I spoke with the founder for a long time. She was an executive in the IT word back in Seattle before stepping away to find her true calling. She funded an NGO to build schools in rural India called the Asha Foundation and finally moved back to India to build this school. She has currently designed it to break even. She is taking no salary and many other teachers are not either as they find their way. She is following her life’s dream of designing a school that she sees as an ideal space for learning. She is also running workshops and consulting with NGOS on how to impart life skills emotional learning and spiritual teachings (across all religions) that focus on the needs of the whole child.

I asked the founder how the Right to Education act affects her alternative school. First, she had to be certified as a Kannada medium school. She had to open up her school for inspecting and show how instruction was occurring. Most instruction occurs in English. The school is certified through grade 5 based on the Cambridge curriculum (ICSI). The school finds the Cambridge curriculum helpful in terms of a set of standards of what the children should know but they have their own ways to getting the children to those standards. Each child is known intimately.

With the RTE Act, schools must also have a certain number of “highly qualified teachers” which re defined as having education degrees. But much like Shashi Rao and Ananya, the heads of this school do not value the forms of pedagogy and beliefs that are required by the Indian Government. Thus they do not want their teachers to be working out of a traditional schooling background. This school has other individuals serve as the head teachers and the traditionally trained teachers work only as apprentices under these teachers unless/until they can unlearn much of what they learned in their training.

The third issue with RTE is the requirement of 25% of slots being filled by poor children. The founder is very interested in meeting this goal but sensitive of how to do so. She asked, “How do you have a child who lives in hut learning next to a child whose dad drives an Audi?” What supports must be given to the poor child to ensure that the child can thrive and maintain her self-esteem despite their differences? If we are going to do this it must be done thoughtfully to ensure we are helping these children and not making situation worse for them. ”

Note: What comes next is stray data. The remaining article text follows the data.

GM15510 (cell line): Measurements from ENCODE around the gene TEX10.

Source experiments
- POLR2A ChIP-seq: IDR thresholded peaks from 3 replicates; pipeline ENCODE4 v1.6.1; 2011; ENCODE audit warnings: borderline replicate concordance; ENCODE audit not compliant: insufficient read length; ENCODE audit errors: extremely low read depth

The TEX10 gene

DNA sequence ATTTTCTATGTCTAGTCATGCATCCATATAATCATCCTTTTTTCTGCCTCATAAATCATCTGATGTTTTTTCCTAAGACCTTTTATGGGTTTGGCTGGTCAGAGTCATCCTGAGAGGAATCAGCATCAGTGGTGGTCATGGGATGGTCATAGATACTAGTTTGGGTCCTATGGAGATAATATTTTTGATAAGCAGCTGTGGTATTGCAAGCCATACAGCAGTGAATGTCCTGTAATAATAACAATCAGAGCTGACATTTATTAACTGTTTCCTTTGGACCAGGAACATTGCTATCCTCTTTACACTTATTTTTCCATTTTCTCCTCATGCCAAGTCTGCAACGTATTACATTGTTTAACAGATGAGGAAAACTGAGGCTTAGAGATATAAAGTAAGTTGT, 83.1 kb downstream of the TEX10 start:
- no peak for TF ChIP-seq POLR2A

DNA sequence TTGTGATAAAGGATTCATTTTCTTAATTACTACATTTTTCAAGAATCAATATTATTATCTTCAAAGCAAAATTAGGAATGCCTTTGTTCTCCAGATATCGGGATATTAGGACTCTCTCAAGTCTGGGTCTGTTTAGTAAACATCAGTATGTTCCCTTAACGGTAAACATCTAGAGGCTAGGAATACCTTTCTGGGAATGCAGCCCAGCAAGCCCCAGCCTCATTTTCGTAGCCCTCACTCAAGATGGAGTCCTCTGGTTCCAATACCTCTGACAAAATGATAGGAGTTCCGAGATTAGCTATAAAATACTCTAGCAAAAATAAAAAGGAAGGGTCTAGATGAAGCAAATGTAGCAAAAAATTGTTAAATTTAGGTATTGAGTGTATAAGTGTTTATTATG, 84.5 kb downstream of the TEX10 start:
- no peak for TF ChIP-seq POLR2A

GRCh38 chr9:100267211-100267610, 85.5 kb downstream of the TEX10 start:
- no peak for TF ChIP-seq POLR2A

The children in the school older than standard 5 are considered to be in a coop/home schooled system. The children sit for exams as private students rather than as a school. I observed a confrontation/discussion between three of these older students, a teacher, and the cofounder of the school at the entrance of the facility. The teacher was telling the founder that these girls were not listening, coming late and otherwise being disrespectful of the class. The co-founder told the girls, “You get to choice your coursework. If this course was not a good fit for you, you need to come and talk to us and make wise choices about your learning But if you do choose to stick with a class, then you need to do so with respect and integrity of the class itself. With just two weeks left in the term, it is much too late to be having this conversation. You need to make wise choices and commit to the choices that you have made.”

The girls protested that they weren’t always talking or coming late although they admitted that they were late and talking today.